Reinvigorating Capacity and Capability
In order to use a denial strategy in the case of Taiwan, the U.S. should explicitly express its will by changing the policy of strategic ambiguity to one of strategic clarity, making it clear we will come to the defense of Taiwan, and increase, or at least not shrink, the Navy’s capability and capacity in the near term. One example of this loss of capability is the reduction in the number of MK41 Vertical Launch System (VLS) cells, one of the primary weapon systems aboard guided missile Cruisers (CG) and Destroyers (DDG). The MK 41 VLS can carry a variety of missiles for self-defense and offensive attack for surface, sub-surface, and land targets.
Because of the failures in shipbuilding programs over the past two decades, the Navy has not built replacements for ships that will come to the end of their service lives in the upcoming decade. The result is a distinct fleet-wide drop in missile capacity. The construction of the new guided missile frigate with only 32 VLS cells, or submarines with the Virginia Payload Module, will do little to stem this steep reduction. However, in its 30-year shipbuilding plan, the Navy displayed the VLS data such that it appears there is no reduction in the near-term and that it will experience growth in the long-term as displayed in the graphic below (red area highlighted for emphasis and discussed below):
By using a 0-12K scale, starting in 2025, expanding the time horizon, and separating surface and sub-surface VLS cells, it masks the true loss of VLS capability and capacity in the “Davidson Window.” I took the same data, combined surface ship and guided-missile submarines (SSGN), and narrowed the timeframe to 2021-2035, which is the critical window for potential Chinese action against Taiwan. The resulting visual is quite different than what the Navy produced.
The current budget proposal to decommission five cruisers, along with last year’s budget proposal to decommission seven cruisers, will result in a loss of 756 VLS cells by the end of 2023. In the 2021-2027 timeframe, the “Davidson Window,” the Navy will lose 1,668 VLS cells and 1,980 cells by 2035 even while building the Constellation-class frigates and additional DDGs. For comparison, all European NATO countries combined have 2,394 VLS cells. If Admirals Davidson and Aquilino are correct about the near-term risk, reducing capacity makes a denial strategy impossible and reducing capability makes a punishment strategy hardly credible.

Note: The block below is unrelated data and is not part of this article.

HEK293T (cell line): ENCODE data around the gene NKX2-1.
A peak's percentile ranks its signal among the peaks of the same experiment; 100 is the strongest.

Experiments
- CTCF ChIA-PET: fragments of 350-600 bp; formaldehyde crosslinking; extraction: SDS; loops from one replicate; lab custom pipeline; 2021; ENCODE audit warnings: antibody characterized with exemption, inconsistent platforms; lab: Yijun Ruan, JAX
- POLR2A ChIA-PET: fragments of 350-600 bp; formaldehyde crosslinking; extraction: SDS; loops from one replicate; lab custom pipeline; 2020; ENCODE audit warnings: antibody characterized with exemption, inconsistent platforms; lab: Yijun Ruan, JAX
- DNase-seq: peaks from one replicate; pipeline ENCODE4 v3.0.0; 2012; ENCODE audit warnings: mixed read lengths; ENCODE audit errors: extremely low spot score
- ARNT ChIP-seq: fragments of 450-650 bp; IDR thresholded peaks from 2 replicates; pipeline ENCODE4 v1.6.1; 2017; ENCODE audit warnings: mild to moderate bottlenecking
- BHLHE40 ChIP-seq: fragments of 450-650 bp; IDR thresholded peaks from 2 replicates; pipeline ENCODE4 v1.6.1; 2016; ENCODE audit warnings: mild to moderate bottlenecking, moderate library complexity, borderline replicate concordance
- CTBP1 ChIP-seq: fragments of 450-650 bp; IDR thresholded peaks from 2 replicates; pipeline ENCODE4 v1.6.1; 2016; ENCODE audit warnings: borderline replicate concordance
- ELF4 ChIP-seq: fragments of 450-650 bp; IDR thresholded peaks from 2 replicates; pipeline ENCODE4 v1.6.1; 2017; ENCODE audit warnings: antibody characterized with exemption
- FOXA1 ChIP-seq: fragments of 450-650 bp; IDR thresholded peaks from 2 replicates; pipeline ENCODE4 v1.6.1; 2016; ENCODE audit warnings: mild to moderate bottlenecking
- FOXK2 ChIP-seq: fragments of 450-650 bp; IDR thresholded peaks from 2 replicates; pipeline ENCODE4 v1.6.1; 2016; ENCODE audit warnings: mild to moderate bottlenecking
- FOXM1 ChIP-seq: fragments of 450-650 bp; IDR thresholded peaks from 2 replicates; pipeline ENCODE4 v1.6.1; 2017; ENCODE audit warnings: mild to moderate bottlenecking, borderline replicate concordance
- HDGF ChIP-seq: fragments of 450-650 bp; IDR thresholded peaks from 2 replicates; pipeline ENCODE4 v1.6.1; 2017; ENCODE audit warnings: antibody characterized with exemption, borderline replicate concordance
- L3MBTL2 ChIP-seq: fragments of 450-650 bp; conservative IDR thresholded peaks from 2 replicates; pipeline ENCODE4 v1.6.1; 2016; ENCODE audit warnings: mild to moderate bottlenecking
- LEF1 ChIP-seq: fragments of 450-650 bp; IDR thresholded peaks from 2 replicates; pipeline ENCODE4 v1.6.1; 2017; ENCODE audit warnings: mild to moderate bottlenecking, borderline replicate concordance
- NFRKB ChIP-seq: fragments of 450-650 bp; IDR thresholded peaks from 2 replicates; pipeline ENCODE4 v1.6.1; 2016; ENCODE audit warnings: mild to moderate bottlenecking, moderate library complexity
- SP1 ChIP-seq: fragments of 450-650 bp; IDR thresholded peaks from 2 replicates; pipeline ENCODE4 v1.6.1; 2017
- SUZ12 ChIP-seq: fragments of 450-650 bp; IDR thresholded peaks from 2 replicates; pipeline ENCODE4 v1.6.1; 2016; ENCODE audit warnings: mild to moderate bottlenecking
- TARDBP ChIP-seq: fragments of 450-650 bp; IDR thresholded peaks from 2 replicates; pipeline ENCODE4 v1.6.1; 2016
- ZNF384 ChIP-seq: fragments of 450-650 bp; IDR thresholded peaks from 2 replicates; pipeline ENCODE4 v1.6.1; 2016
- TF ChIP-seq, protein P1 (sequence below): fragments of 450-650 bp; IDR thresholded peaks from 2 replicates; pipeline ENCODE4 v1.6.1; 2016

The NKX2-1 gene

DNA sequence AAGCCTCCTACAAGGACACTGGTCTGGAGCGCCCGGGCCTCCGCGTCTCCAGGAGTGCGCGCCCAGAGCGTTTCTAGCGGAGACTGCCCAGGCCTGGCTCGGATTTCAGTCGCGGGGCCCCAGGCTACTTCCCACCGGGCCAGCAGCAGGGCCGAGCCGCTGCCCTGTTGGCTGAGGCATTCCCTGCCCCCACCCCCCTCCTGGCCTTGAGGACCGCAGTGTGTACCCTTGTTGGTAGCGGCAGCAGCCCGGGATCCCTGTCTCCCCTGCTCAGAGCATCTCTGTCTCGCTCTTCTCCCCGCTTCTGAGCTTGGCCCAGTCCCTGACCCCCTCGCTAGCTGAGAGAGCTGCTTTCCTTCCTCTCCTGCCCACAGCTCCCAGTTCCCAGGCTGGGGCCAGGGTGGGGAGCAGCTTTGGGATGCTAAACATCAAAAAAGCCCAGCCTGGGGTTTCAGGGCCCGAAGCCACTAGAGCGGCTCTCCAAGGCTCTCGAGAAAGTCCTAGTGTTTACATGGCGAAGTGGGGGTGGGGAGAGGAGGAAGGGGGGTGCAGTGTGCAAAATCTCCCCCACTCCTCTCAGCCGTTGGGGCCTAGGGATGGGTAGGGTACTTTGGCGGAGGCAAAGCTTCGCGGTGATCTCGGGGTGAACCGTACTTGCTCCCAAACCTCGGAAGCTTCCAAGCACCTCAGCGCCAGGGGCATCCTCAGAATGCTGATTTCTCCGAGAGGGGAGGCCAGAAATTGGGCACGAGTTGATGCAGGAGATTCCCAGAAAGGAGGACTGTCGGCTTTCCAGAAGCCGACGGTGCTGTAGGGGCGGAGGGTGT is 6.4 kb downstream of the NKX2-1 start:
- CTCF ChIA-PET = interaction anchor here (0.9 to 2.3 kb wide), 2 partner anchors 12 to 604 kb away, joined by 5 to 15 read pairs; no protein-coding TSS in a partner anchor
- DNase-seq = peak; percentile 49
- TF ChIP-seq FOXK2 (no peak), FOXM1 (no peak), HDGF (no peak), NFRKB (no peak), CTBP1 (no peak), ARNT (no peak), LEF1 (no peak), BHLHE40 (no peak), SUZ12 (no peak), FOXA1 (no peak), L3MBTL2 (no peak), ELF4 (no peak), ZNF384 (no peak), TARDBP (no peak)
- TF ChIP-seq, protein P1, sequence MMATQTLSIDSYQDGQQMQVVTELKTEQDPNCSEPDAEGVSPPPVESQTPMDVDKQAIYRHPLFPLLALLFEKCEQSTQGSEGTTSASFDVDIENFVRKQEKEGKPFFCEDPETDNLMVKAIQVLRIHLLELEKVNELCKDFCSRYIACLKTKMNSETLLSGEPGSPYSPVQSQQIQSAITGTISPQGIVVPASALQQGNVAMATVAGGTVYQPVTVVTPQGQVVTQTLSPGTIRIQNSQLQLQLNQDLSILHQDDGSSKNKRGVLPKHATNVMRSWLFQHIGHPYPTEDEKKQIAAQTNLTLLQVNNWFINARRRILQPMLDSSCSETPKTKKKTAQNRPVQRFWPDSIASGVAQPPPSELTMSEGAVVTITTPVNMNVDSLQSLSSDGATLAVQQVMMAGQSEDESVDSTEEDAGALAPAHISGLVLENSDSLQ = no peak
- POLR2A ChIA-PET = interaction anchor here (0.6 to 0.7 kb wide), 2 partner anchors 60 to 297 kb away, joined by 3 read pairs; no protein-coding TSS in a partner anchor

Last year, Congress stepped in to provide an additional $29 billion over the requested defense budget and forced the Navy to retain several cruisers and build additional DDGs. Adding additional force structure and appropriations is important, but comes at additional cost for manning and maintenance in later years. To counter the downward trend in VLS cells, several options are feasible with a modest increase in the Navy budget or by reducing spending on unmanned surface vessels. The following suggestions are not meant to be prescriptive, but instead are the kind of solutions I would like to see presented to Congress alongside their budget. By their current plan to reduce capability and capacity in the next decade, the Navy is accepting undue risk if conflict with China does occur over Taiwan.
Several options are readily available to prevent the catastrophic loss of VLS cells. First, if the Navy decreases to 12 Cruisers in FY 23 but retains these 12 for a 42-year life, VLS inventory will be reduced only slightly in the Davidson Window, but still fall by 1,980 cells in 2035 as shown in Figure 3. Considering the billions of dollars already spent on upgrading and modernizing cruisers in the last decade, this would seem to just be good stewardship of taxpayer dollars.
A second option to significantly decrease risk in the near to mid-term is to convert 13 of the existing Expeditionary Fast Transport (EPF) ships to be VLS capable with a 64-cell capacity and build eight additional ships. Because the EPFs are crewed by Military Sealift Command (MSC) civilian mariners, they operate at a fraction of the cost of the nine Littoral Combat Ships that the Navy proposes to decommission this year. Additionally, the ships are available for deployment at a higher rate than other Navy ships and their funding profile can be scaled to match need. An additional eight VLS-capable EPFs could be built and operated for the cost of around one new DDG. Further, as examples of distributed and low-cost arsenal ships, these EPFs can be a reasonable incremental step toward providing an autonomous capability in the 2040s. This modest investment would increase the number of VLS cells above 2021 levels within the Davidson Window and maintain a reasonable capacity through 2035 as shown in Figure 4: